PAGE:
Since he became head coach at Clemson in 2008, Dabo Swinney has always used his position as a way to serve people. That is why he and his wife, Kathleen, formed Dabo’s All In Team Foundation.
But Swinney does not just serve through his foundation. He also tries to help the Clemson Community in as many ways as possible. One of those is through the ClemsonLIFE Program.
On Saturday, Swinney spoke with ESPN announcer Debbie Antonelli to speak on how The Shepherd Hotel in Clemson is teaming up with the ClemsonLIFE Program to provide jobs for current students and those who have graduated from the program.
“They are going to be employees of The Shepherd Hotel in all areas,” Swinney said during Antonelli’s 24 Hour Nothing But Net Marathon to help raise money for the Special Olympics in South Carolina. “We are going to figure out what is their best spot to be in. Some may be greeting at the door. Some may be working in the kitchen. Some may be cleaning. I don’t know. Whatever their best skills are, but that empowerment from being able to be independent and have a job and serve and just bringing joy to people.”
According to its website, The Shepherd Hotel was inspired by Rick Hayduk, whose daughter, Jamison, has Down syndrome. Hayduk, a seasoned luxury hotel leader, has long aspired to operate a hotel and employ individuals with disabilities as service providers.
In 2011, Swinney, introduced Rick to Rich Davies, a third-generation real estate developer and involved Clemson alum. The two have come together to bring The Shepherd Hotel to life.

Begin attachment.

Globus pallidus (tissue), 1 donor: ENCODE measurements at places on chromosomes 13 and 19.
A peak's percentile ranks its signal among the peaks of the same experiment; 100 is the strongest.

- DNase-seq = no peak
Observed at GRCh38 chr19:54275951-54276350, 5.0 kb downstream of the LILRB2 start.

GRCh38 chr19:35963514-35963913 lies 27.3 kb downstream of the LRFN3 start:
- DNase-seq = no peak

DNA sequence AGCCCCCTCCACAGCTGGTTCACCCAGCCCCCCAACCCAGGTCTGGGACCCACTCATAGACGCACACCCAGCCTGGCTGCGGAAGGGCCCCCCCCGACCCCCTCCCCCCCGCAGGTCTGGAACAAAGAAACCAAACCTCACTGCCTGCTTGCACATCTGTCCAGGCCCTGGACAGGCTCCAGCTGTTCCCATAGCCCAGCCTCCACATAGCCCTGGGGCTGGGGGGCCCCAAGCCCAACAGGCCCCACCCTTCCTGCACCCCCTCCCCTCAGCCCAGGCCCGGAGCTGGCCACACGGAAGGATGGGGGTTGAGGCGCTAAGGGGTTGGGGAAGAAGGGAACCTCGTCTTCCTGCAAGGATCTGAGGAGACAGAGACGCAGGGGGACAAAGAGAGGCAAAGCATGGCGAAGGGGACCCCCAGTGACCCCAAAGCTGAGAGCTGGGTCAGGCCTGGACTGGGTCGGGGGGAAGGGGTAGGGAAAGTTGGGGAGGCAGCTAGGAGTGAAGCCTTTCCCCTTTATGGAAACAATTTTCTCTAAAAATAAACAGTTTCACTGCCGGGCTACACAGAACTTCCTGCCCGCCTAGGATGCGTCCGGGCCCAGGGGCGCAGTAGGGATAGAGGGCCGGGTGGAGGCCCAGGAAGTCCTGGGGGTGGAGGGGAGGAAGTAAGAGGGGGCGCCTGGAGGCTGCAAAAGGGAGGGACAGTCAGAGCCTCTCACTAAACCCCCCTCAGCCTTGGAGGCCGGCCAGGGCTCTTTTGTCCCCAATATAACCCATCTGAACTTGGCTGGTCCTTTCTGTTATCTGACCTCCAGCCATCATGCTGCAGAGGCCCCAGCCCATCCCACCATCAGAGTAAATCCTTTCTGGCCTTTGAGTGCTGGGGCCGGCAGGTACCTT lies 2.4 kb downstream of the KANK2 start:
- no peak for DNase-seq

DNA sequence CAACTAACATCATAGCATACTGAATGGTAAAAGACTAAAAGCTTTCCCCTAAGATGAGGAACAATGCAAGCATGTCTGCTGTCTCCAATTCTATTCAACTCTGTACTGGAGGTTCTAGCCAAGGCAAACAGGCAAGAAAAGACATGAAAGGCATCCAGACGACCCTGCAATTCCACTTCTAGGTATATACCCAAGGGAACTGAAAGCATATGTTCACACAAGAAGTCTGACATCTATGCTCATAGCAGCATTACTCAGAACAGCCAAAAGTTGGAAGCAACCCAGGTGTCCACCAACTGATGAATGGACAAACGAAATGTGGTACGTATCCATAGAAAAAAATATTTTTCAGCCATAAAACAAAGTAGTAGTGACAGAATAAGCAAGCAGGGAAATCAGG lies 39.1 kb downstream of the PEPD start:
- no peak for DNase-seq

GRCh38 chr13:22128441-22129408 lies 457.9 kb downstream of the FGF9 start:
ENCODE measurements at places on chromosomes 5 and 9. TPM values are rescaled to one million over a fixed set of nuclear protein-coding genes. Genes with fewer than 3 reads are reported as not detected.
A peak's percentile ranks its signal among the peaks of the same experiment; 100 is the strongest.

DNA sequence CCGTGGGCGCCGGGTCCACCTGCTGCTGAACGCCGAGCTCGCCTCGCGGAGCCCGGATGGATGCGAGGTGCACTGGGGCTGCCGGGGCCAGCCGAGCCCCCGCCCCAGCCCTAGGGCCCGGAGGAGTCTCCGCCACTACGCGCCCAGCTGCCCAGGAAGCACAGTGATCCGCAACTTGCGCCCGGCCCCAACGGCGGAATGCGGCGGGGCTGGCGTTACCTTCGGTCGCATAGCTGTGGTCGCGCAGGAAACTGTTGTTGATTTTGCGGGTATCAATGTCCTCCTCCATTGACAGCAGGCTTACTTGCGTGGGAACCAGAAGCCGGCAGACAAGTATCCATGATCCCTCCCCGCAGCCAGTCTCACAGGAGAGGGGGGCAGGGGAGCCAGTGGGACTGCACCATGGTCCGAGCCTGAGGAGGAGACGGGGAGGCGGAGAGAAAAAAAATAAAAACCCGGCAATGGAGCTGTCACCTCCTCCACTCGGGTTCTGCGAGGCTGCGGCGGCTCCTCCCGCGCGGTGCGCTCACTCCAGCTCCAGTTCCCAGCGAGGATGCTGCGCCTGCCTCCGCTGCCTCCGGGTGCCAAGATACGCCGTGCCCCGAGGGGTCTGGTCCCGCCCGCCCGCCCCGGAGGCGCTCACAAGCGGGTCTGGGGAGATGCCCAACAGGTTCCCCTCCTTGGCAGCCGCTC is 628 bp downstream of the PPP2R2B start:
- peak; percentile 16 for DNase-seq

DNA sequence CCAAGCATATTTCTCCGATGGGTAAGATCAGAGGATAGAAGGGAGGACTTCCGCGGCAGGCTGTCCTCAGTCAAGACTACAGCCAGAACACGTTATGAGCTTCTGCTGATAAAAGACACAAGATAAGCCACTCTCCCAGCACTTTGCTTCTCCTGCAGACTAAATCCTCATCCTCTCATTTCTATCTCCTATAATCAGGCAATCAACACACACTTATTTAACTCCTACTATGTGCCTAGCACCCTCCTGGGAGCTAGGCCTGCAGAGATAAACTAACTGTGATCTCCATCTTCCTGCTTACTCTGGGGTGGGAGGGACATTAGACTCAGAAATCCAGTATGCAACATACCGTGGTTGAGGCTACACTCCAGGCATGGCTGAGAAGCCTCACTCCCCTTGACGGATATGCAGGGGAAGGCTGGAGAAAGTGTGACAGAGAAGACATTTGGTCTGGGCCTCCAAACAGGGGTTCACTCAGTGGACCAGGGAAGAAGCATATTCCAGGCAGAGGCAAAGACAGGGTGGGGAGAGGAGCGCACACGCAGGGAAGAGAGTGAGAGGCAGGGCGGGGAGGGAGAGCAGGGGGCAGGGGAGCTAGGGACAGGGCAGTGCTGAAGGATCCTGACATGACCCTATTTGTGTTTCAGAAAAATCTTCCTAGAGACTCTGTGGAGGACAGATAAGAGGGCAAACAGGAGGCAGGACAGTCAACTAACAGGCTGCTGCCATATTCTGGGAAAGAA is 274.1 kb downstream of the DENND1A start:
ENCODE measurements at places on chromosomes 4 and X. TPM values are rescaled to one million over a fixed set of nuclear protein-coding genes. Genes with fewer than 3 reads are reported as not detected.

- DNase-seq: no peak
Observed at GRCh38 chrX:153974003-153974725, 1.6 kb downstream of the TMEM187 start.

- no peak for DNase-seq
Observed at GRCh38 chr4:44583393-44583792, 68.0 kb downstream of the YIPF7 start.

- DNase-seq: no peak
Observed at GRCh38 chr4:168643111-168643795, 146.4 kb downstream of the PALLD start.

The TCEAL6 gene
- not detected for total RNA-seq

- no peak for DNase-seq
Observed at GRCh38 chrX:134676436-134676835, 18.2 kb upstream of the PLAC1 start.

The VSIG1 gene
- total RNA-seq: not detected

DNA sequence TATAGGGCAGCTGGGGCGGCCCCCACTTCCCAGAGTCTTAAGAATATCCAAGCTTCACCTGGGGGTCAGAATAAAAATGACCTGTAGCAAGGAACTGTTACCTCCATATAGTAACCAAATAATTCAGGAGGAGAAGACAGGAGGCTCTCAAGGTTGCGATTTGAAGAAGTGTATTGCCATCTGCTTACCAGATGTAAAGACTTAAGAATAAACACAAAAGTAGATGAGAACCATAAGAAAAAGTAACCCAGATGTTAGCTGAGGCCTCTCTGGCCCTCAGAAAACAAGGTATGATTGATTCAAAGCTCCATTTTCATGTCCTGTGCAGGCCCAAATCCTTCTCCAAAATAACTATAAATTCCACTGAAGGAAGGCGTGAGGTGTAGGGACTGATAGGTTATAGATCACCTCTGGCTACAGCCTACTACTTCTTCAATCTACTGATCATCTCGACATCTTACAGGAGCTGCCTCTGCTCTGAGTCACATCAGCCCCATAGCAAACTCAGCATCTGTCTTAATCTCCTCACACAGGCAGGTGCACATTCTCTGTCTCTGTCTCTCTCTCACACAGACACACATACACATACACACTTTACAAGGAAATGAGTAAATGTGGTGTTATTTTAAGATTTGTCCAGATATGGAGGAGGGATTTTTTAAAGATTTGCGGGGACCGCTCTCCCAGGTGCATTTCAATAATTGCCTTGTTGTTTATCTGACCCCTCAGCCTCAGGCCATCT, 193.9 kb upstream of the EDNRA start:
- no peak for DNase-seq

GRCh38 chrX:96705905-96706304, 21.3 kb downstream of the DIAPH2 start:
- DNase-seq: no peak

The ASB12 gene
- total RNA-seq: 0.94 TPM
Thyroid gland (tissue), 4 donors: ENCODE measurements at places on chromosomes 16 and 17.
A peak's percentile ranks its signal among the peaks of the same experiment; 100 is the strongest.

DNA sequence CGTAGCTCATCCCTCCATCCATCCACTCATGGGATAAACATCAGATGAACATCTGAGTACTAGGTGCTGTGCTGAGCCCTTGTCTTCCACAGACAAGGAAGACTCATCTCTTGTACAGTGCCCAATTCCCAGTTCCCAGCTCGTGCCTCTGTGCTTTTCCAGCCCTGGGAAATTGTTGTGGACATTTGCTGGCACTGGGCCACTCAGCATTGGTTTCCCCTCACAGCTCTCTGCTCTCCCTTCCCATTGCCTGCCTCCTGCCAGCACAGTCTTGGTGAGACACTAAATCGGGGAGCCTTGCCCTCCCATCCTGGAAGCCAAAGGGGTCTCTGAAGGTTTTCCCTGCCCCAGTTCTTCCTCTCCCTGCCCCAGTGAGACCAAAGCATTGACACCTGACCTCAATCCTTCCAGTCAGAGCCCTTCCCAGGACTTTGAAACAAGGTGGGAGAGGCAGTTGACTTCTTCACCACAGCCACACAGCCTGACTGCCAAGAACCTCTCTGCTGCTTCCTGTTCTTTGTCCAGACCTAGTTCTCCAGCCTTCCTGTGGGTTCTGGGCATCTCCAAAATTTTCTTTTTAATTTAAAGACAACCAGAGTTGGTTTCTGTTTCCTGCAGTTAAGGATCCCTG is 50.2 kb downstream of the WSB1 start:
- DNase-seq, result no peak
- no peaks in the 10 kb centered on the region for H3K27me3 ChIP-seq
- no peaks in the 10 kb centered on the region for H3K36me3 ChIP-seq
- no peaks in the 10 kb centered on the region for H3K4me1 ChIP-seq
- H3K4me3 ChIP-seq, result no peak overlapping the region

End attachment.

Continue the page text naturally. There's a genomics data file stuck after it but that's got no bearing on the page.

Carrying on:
Our goal is to approach the employment of individuals with special needs as a business challenge rather than one designated to social services,” The Shepherd Hotel explains on its website. “We aim to create opportunities for an under-engaged portion of the population in a collective, focused environment while providing top-notch service and care to our guests. We have partnered with the ClemsonLIFE program to create part-time roles for students and graduates, and are in the process of creating a Certificate of Hospitality for students who have trained and worked with us prior to graduating.
Swinney has long been an advocate for special needs, going back to his days at Alabama when he was friends with John Mark Stallings, the son of former Alabama head coach Gene Stallings. John Mark had Down syndrome and suffered from health problems related to a congenital heart defect, which eventually caused his death in 2008.
His relationship with John Mark has always stayed with him and has always motivated him to help and inspire others like his good friend. That is why he and the Clemson Football Program have been so involved with the ClemsonLIFE Program.
David Saville, who graduated from the ClemsonLIFE Program, is an equipment manager on Swinney’s staff at Clemson.
Swinney is now thrilled to be helping The Shepherd Hotel team up with ClemsonLIFE.
“I am so excited about it. That is why I got involved. It is just the perfect fit,” he said. “Now we are not just doing this part, but we are creating career opportunities and I think it is going to be a really, really neat concept. I think it is something that, hopefully, is going to really take off and create a lot of opportunities for special needs all over the country.
“But this will be the model. It is going to all start right here in Clemson, South Carolina and it will be connected to this wonderful program called Clemson Life.”
According to its website, The ClemsonLIFE Program offers a two-year Basic Program that incorporates functional academics, independent living, employment, social/leisure skills, and health/wellness skills in a public university setting with the goal of producing self-sufficient young adults.
Additionally, the ClemsonLIFE Program offers a two-year Advanced Program for students that have demonstrated the ability to safely live independently, sustain employment, and socially integrate during the Basic Program. The Advanced Program progresses with an emphasis on workplace experience, community integration, and independent living with transitionally reduced supports. Students who successfully complete the Basic or Advanced program will receive a corresponding certificate of post-secondary education.
Antonelli’s son is a junior at Clemson and is enrolled in the ClemsonLIFE Program.
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